Right now winemakers are keeping their fingers crossed and praying for a good, healthy, dry harvest. It all starts in the vineyard, of course, making sure there are no signs of rot or other disease on the leaves and newly forming berries. One must be constantly vigilant, particularly when there is a cool, wet spring, that can foster these types of problems.
Wet, humid weather is also a factor. Locally there has been a great deal of rain in many areas so far this season, and the hope will be that the rain will not be a factor as harvest comes closer. Generally speaking, the dryer the weather during harvest, the better the quality of the grapes. Dry weather leads to higher sugar content, more intense, concentrated flavor, healthier fruit, and smaller berries. Those smaller berries are especially desirable with the red grapes as the results should be deeper color in the resulting wine since the juice-to-skin ratio is smaller. You might be unaware that all of the color comes from the skins. The juice of all grapes is actually mostly without color.
Another, rather tedious job, is the pulling off of some of the leaves from the plants. The larger volume of rain this year has made the plants more lush and full. That really looks nice but it is a problem for the ripening fruit. It is important to have good airflow through the vines so that the leaves and berries stay dry and do not become susceptible to mold or rot. In order to accomplish this, the leaves from around each of the bunches need to be removed.
Another difficult task (at least it is for me because I want to cry) will be to remove a portion of the grapes so the other grapes will be richer and more intense and ripen better. I have always found this task hard to do because so many beautiful grapes get removed. But over-cropping the vines will lead to weak flavored, thin, and very ordinary wine. It is like so many other artistic endeavors … there needs to be a little suffering in order to get the best of the best and this practice increases the quality greatly.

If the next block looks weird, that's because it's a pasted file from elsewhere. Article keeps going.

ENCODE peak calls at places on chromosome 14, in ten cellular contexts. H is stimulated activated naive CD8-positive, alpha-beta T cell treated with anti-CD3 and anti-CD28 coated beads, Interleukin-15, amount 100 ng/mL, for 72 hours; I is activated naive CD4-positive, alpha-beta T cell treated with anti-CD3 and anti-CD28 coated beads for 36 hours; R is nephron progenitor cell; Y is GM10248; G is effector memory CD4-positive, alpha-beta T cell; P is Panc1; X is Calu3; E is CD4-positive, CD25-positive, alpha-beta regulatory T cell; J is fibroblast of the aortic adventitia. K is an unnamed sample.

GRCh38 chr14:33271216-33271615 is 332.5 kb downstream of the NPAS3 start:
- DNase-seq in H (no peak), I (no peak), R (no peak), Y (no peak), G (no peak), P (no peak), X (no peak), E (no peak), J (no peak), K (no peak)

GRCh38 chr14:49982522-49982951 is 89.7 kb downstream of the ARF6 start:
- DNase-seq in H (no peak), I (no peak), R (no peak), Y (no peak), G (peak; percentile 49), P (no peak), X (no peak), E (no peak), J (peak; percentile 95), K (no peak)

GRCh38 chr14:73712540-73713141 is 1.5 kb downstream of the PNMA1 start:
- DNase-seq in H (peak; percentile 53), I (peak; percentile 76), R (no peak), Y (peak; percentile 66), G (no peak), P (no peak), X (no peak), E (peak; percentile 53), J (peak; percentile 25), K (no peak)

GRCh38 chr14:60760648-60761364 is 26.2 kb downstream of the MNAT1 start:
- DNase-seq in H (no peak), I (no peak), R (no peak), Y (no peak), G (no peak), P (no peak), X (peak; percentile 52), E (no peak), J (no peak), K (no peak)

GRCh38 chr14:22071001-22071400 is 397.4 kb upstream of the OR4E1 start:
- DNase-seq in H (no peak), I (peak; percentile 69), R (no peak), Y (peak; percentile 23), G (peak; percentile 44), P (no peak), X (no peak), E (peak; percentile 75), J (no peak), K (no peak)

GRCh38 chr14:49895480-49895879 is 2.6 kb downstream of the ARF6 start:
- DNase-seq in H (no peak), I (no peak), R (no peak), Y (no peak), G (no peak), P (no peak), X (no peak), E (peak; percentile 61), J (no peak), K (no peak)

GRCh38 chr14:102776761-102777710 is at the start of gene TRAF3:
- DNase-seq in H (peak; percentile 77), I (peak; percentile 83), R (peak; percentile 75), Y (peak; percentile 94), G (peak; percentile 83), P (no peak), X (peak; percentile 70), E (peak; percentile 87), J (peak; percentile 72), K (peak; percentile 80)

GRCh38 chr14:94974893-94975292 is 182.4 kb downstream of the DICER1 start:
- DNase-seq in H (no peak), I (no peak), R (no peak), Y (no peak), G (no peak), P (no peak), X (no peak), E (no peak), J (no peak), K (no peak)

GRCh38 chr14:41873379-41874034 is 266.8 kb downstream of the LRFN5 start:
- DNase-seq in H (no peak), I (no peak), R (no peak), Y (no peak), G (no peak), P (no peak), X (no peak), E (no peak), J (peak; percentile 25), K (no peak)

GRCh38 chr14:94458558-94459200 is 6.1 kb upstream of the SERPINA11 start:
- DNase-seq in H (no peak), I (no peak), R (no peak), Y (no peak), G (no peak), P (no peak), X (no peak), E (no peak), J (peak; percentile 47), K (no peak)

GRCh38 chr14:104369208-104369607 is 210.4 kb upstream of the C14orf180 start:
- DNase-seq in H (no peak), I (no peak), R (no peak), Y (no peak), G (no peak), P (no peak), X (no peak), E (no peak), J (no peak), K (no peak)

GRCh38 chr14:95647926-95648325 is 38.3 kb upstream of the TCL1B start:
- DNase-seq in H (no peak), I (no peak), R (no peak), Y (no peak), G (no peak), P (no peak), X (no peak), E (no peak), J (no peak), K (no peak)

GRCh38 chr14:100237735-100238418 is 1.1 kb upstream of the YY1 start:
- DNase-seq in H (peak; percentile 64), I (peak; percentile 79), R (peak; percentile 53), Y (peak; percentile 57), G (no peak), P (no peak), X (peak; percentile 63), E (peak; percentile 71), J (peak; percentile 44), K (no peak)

In the meantime, the winemaker is already making decisions as to what types of yeasts, nutrients, enzymes and other products they will want to use to make the best possible wine that can be made. The orders for these products will be placed in late July to early August in order to assure they have what they need when those grapes decide to ripen and be ready to harvest.
In the winery, preparations are being made to accept the new harvest. Wines from the previous year, or wines that have been properly aging, will now be bottled. All of the equipment, i.e. press, pumps, crusher-stemmer, valves, gaskets, tanks, hoses, etc., will be inspected to make sure they are fully ready and operational once those grapes show up. Being a perishable product, it would be quite a disaster to not have equipment working properly when the grapes are already picked.
It seems like the growing season goes by in a flash, every year more quickly (or maybe that has something to do with my age). Before we know it, the wineries will all be cranking up their operations. In the meantime, we pray that Mother Nature will be kind to us this year.
Linda King is a winemaker as well as an internationally-certified wine judge, and does consulting for various wineries in the industry.